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What's the Practical Criteria For Menstrual Cycle Problems?

Ask Yourself These Questions

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Updated August 13, 2013

Menstrual cycle problems make their presence known through myriad physical and emotional symptoms. Read the following questions about the common signs and symptoms of this disorder and see how many you answer “yes.”

  1. Do the days before your period make you wish you could just stay in bed?
  2. Do you crave salty or sweet foods like potato chips and candy the days before you bleed?
  3. Have you been bleeding or spotting between periods?
  4. Are your periods so unpredictable you can’t make plans?
  5. Is it difficult, even impossible, to button or zip your clothes shortly before your period starts?
  6. Do you sometimes feel so bloated just before menstruating that you wonder if your scale is broken when it doesn’t say you’ve gained ten pounds?
  7. Has it been so long since you had your last period you aren’t sure what month, or season it was?
  8. Do you have frequent menstrual cycles, less than 21 days apart?
  9. Is your period so light that you’re not even sure you’re menstruating?
  10. Do you change tampons or pads so often you’re thinking of buying stock in the company that makes them?
  11. Do you have more headaches, or migraines, when your period’s due?
  12. Do you have periods that last longer than seven days?
  13. Do you have regular menstrual cycles that are more than 35 days, or 5 weeks, apart?
  14. Do pelvic pains or cramps warn you when your period’s going to start?
  15. Do menstrual cramps feel worse than childbirth: or at least worse than the way you imagine labor pains might feel?
  16. Do you have constipation or diarrhea every time you start your period?
  17. Do you have pelvic pain that occurs around the time you ovulate?
  18. Do you feel anxious or panicky just before menstruation?
  19. Do you go from happy to mad to sad and back again often before your period?
  20. Does your family seem to get on your nerves more often the last week or so before menstrual bleeding begins?
  21. Do you ever find yourself screaming at the people you love when your period is near?
  22. Have you noticed your spouse, significant other, or other family members seem busier with away from home activities more often when it’s close your next period?
  23. Do the people you work with seem to hassle you the week or two before your period?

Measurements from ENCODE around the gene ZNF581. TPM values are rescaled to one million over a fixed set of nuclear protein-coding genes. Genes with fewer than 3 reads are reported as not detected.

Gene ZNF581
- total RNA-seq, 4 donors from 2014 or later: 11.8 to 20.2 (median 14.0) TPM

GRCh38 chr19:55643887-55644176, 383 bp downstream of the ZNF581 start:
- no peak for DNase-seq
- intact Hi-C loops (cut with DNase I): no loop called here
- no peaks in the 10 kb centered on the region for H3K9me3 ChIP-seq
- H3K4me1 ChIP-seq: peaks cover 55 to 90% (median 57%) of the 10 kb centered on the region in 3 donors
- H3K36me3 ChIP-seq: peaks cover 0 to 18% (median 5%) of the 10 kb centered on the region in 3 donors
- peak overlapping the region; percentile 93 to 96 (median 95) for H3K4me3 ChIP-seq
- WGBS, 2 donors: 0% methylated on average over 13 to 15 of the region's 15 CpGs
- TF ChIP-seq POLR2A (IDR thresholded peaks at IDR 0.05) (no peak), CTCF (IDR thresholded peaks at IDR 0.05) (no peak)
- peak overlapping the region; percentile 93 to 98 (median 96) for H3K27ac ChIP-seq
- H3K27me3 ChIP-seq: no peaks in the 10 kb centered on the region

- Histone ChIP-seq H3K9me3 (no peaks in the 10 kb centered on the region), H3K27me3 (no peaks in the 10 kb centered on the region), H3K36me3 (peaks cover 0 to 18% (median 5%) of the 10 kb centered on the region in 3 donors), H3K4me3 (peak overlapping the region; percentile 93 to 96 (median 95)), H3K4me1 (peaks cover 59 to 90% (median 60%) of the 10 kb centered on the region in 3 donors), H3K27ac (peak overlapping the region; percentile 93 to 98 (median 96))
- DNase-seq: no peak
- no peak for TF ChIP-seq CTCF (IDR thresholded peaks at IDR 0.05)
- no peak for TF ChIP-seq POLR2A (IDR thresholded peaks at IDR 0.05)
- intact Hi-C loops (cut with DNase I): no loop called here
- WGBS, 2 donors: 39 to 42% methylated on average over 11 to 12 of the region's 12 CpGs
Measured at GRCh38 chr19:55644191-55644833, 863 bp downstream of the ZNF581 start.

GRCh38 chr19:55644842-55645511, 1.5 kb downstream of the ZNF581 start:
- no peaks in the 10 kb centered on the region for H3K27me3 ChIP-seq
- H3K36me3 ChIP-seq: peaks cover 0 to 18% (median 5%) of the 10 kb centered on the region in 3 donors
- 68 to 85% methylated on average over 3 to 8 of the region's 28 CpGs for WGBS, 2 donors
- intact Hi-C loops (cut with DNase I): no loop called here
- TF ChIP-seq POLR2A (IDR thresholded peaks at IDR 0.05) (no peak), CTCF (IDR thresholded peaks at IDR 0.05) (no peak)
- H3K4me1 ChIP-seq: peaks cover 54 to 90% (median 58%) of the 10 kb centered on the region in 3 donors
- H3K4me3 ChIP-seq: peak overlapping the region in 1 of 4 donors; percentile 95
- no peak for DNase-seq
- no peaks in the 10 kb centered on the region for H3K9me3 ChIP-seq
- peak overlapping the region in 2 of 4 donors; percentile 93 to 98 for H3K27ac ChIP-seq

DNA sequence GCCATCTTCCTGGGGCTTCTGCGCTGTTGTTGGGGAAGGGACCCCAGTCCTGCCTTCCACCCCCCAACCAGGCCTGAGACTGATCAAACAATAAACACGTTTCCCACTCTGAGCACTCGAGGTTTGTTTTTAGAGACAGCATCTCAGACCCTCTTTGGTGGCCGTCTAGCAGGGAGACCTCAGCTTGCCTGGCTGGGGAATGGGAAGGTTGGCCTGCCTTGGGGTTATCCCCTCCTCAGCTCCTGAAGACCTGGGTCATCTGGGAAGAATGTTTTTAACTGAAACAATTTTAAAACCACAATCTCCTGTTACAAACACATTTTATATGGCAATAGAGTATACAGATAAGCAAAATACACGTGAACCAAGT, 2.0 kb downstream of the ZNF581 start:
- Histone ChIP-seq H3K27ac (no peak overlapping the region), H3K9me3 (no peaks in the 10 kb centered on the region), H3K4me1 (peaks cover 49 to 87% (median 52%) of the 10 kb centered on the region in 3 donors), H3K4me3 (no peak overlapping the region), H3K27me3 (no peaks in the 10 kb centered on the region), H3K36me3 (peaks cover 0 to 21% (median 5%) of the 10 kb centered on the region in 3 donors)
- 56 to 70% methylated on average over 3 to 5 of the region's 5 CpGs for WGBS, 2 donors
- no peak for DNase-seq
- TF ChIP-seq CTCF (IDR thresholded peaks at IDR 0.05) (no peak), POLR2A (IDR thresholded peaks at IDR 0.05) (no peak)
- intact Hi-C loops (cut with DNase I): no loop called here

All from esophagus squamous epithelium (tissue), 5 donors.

24. Have you ever hastily quit your job just before menstruation begins?
  25. Do you feel angry more often when you’re expecting your period soon?
  26. Do you ever cry over trivial matters, things that you’d normally never cry about, in the days before you menstruate?
  27. Do you feel sadness before your period starts that goes away once menstruation begins?
  28. Do you find it difficult or impossible to get out of bed the day before, or on Day 1 of your menstrual cycle when menstruation begins?
  29. Do you ever feel so depressed just before your period starts that you’re not even sure you want to live?
  30. Do you feel your best within the first few days of your menstrual cycle, and continue feeling good until about halfway through your menstrual cycle when you slowly notice you’re not feeling so great again?

If you answered “yes” to even one of these questions, you might have a menstrual cycle disorder.

Menstrual cycle disorders can cause all of these symptoms, as well as others. For example, premenstrual syndrome or PMS, and the more severe form premenstrual dysphoric disorder can cause many of the physical and emotional symptoms described in the previous questions.

Abnormal uterine bleeding, a menstrual cycle disorder , causes many of the types of abnormal bleeding patterns referred to in these questions. In fact, several different types of abnormal bleeding patterns fall under the diagnosis of abnormal uterine bleeding. A diagnosis of abnormal uterine bleeding includes amenorrhea and oligomenorrhea – both of these types of abnormal uterine bleeding refer to the absence of menstruation. There are two types of amenorrhea. Primary amenorrhea occurs when menarche doesn’t occur by age 16. You may receive a diagnosis of secondary amenorrhea if you have had periods previously, but you haven’t menstruated for several months. Oligomenorrhea occurs when your menstrual cycles last longer than 35 days.

Benign uterine fibroid tumors depend on estrogen – a female sex hormone produced by the endocrine system glands – to grow and develop. The female gonads, or the ovaries, produce the estrogen that uterine fibroid tumors need to grow and develop. Irregular bleeding is a common symptom in women who have uterine fibroid tumors. While the symptoms of uterine fibroid tumorscan be unpleasant, the good news is that because the tumors are estrogen-dependent fibroids often shrink and disappear as estrogen levels decline at menopause. It is extremely rare for uterine fibroid tumors to be malignant, or cancerous, hence the name benign uterine fibroid tumors. The medical term for fibroid tumors is leiomyomas.

See also: About.com Symptom Checker

Sources:

Menstrual Disorders;” Healthy Women.org, NWHRC; accessed 09/13/07.

The American Psychiatric Association, Diagnostic and Statistical Manual of Mental Disorders, Fourth Edition, Washington, DC, American Psychiatric Association 1994.

Robert F Casper, MD; “Patient information: Premenstrual syndrome and premenstrual dysphoric disorder (PMDD), Clinical manifestations and diagnosis of premenstrual syndrome and premenstrual dysphoric disorder;” UpToDate [online]; accessed 10/24/06.

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